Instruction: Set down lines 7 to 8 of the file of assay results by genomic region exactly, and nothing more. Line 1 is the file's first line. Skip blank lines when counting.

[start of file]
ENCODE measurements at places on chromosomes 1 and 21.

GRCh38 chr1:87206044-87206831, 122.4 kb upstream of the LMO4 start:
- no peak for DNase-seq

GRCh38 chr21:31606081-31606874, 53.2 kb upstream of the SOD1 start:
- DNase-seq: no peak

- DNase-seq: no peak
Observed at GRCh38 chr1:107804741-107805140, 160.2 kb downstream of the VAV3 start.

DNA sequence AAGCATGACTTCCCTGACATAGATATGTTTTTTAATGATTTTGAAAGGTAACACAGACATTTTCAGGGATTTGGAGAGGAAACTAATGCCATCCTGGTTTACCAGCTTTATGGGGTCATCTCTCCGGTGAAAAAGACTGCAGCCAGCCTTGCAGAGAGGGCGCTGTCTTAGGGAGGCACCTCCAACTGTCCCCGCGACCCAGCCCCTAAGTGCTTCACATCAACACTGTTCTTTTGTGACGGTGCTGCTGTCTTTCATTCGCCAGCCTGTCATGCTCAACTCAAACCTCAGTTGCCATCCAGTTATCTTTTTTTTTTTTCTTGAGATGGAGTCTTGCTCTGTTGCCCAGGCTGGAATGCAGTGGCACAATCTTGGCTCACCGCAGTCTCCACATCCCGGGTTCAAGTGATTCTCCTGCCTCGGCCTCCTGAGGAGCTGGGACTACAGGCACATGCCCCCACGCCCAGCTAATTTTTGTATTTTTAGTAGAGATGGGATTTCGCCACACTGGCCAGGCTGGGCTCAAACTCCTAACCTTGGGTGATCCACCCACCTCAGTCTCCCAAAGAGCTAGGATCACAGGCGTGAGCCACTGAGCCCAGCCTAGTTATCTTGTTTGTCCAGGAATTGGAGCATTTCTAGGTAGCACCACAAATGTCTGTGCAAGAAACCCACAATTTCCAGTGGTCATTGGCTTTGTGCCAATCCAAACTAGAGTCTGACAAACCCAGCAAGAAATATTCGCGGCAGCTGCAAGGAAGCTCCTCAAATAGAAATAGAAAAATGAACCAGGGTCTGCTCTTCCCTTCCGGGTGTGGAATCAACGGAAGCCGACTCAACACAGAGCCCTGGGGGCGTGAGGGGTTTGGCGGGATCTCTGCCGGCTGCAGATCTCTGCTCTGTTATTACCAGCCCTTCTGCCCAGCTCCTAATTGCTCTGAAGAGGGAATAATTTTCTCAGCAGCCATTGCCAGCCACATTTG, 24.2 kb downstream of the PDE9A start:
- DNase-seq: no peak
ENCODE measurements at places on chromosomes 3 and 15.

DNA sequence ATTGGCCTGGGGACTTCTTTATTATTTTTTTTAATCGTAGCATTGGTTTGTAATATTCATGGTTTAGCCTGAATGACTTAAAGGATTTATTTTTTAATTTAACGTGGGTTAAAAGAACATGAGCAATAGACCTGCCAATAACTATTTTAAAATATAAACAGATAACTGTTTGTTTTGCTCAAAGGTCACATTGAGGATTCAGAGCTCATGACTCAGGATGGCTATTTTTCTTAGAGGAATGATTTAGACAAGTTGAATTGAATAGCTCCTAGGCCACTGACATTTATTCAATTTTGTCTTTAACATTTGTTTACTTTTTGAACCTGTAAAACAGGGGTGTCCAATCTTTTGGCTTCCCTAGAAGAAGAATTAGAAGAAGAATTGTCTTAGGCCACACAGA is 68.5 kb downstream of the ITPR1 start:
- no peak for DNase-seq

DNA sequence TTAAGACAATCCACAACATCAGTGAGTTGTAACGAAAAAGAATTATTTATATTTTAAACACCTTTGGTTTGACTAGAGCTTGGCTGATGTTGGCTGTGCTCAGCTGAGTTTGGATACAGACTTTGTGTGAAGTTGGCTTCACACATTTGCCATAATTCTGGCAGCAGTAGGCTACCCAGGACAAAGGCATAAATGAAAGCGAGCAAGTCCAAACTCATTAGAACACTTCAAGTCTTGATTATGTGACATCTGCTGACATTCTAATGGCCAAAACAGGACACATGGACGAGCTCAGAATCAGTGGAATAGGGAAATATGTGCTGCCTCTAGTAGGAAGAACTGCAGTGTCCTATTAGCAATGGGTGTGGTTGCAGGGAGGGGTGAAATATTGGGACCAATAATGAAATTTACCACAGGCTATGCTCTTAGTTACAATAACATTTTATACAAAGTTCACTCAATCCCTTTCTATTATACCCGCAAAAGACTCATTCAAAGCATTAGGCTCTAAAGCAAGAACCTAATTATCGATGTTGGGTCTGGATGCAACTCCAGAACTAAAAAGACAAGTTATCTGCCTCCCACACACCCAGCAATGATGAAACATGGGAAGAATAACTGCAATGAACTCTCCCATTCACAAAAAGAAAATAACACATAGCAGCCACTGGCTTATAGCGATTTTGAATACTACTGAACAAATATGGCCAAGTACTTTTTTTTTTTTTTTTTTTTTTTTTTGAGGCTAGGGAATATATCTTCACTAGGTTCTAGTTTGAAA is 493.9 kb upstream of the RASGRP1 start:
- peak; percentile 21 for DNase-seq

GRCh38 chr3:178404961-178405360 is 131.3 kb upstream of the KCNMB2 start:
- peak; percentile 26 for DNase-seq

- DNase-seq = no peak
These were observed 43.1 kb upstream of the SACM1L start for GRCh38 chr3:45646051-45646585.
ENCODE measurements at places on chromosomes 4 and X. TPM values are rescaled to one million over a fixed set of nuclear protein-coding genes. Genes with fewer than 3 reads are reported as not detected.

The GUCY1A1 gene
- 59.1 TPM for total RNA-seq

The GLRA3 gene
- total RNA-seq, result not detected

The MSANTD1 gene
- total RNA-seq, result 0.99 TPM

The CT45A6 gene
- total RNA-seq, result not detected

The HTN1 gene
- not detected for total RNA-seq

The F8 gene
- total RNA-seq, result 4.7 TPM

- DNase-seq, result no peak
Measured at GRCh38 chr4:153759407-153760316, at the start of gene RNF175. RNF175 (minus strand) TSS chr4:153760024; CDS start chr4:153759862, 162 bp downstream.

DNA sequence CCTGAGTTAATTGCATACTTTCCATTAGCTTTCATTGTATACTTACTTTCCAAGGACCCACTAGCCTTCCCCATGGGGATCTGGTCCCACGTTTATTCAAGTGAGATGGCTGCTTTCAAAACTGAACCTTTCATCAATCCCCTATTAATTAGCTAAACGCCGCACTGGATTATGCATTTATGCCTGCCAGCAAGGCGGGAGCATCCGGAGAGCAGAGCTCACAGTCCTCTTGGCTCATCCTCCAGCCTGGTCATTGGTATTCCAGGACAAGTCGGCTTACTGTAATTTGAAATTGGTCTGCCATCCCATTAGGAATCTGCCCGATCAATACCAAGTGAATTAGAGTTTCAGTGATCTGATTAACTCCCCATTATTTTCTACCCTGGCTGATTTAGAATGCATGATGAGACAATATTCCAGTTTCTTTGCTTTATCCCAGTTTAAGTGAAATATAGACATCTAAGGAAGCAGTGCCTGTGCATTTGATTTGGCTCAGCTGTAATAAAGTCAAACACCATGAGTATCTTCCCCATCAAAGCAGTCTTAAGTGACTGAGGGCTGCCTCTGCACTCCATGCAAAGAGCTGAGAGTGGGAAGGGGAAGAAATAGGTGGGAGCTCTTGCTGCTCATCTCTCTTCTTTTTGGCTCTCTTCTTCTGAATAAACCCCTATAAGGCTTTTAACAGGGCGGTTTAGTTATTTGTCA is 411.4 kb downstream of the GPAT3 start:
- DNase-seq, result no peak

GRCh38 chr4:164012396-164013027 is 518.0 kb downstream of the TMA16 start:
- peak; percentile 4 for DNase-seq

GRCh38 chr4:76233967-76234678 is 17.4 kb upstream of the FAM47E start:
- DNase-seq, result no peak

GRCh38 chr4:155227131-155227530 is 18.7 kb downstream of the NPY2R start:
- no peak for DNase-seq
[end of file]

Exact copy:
Observed at GRCh38 chr1:107804741-107805140, 160.2 kb downstream of the VAV3 start.

DNA sequence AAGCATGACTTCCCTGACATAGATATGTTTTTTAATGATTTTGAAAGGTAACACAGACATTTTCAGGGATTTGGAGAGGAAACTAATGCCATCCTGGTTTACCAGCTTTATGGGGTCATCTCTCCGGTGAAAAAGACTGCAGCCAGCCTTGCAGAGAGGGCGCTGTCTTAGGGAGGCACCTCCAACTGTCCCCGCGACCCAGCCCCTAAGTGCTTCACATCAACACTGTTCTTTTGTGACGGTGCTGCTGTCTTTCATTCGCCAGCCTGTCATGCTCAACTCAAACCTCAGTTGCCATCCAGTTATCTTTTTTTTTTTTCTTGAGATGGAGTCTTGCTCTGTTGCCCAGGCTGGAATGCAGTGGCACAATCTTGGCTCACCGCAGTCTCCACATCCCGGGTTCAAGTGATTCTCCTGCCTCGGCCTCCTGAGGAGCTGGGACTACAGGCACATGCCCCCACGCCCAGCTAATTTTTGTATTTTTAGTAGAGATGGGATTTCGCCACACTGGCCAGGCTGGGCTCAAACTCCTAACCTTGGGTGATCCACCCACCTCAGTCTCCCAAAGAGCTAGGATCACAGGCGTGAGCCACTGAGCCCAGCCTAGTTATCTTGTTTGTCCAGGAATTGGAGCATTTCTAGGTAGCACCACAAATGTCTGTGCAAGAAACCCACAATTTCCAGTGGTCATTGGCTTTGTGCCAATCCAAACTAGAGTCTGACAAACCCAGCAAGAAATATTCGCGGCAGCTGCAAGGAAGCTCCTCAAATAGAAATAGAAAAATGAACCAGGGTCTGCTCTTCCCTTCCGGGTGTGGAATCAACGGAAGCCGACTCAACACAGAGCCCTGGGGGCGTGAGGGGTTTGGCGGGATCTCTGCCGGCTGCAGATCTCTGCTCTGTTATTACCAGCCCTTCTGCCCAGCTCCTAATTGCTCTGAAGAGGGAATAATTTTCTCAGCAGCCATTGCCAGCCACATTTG, 24.2 kb downstream of the PDE9A start: